How to clone your Notebook / MacBook Hard Disk to an SSD

Installing the SSD

Final Steps
 
Now that we've cloned all of the data from your Hard Disk to the SSD, the final step of this guide is to install the SSD into your Notebook. Unfortunately almost every Notebook is designed slightly differently so there is no way to cover every make and model on this single page. However most manufacturers do make the Hard Disk easily accessible (as it's often the part that dies the most), so with a bit of hunting around on the base of your Notebook you should be able to find something similar to the images below.
 
Dell / Generic Notebook
 
Remove Hard Disk Screw Hard Disk Removed
 
Almost all Notebooks have the Hard Disk retaining screw(s) on the underside of the of the casing, so this is definately a good place to start. In the case of the Dell Inspiron 1525 I'm using here, the Hard Disk compartment is on the opposite side of the notebook to the DVD-RW drive. If you look closely, you can also see two cylinder-like symbols beside the screw holes which represent the Hard Disk.
 
With the screws removed, all that's left to do is slide out the Hard Disk tray. Sometimes this takes a bit of force or even leverage, but be careful that the tray doesn't also have some kind of latching system before you try to prize it out. Once again, the best thing to do is refer to the Notebook service manual if you are unsure.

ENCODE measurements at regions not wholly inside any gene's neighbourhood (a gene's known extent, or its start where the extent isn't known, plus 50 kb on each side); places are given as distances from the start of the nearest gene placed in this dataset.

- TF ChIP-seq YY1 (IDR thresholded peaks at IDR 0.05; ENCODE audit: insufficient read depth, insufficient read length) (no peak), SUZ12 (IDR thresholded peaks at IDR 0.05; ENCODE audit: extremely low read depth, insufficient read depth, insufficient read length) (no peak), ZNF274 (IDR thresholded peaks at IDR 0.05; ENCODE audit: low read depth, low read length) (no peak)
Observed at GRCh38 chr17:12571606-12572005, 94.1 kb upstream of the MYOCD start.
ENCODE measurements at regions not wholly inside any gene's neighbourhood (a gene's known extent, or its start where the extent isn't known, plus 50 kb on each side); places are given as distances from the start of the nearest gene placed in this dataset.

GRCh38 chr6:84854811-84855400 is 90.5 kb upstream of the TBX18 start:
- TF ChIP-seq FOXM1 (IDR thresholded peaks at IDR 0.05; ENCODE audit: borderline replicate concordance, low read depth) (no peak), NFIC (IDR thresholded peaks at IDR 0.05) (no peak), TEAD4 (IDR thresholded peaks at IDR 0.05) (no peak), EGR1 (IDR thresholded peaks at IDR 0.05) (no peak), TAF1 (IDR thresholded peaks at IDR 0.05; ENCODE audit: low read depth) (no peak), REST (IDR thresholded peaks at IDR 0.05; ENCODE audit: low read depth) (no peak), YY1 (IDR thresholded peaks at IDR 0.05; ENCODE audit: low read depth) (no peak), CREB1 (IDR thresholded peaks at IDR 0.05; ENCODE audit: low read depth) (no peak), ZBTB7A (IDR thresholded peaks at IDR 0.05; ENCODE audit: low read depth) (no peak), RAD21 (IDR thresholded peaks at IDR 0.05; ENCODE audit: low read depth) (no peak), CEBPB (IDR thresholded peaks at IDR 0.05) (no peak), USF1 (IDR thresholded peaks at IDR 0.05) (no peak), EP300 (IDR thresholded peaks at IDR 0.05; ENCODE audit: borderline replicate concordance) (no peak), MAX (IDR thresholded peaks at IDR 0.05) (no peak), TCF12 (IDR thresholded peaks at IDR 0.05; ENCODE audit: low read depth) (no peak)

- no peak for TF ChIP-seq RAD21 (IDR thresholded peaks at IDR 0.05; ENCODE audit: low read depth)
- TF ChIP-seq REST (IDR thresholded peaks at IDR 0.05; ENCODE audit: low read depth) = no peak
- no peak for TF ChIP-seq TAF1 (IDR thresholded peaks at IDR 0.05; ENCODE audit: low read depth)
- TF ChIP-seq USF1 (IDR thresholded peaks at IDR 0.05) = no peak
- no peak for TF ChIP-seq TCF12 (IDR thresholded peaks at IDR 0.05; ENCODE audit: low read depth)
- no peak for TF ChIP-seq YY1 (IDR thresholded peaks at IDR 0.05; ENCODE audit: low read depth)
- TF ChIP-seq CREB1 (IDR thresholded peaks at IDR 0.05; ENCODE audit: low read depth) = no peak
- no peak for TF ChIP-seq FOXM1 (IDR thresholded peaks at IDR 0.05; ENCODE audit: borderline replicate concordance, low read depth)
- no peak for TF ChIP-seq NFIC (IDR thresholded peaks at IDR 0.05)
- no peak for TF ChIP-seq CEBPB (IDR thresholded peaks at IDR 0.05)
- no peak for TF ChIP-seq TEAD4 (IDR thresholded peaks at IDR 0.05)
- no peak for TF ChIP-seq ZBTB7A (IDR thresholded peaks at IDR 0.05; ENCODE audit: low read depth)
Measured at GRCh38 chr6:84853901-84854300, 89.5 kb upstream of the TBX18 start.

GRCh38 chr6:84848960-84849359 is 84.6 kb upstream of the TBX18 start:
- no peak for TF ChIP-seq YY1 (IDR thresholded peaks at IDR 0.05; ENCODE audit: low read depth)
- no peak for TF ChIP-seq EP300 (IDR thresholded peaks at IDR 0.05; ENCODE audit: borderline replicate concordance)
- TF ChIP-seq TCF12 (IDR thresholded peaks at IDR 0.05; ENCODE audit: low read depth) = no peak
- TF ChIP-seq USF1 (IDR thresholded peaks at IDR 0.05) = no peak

Scorpio and Agility Removed from Caddy
 
The Hard Disk will more than likely be secured to the tray with a few small screws. Remove these carefully (as they have a tendency to vanish if you drop them) and slide the existing drive out. Reverse this process for installing the SSD drive into the tray, making sure that the SSD has its label facing the same way up as the original Hard Disk and the SATA connectors are also pointing in the correct direction.
 
Caddy Installed
 
With the SSD drive securely in its tray, slide it back into the Notebook, secure it into place with the screws you removed earlier and cross your fingers while powering the Notebook back on for the first time.
 
 
MacBook (Unibody Version)
 
The MacBook Unibody (in this case the 13.3" version) is a completely different kettle of fish to most standard Notebooks. In fact, with its almost seamless aluminium and glass construction, some would even say it is possibly a work of art. In this respect a lot of Apple products follow the no.1 rule for priceless artwork: look but don't touch, by making any 'tinkering' or maintenance tasks almost impossible. However, luckily for us Apple needed to make the battery and hard disk easily accessible, so let's find out just how...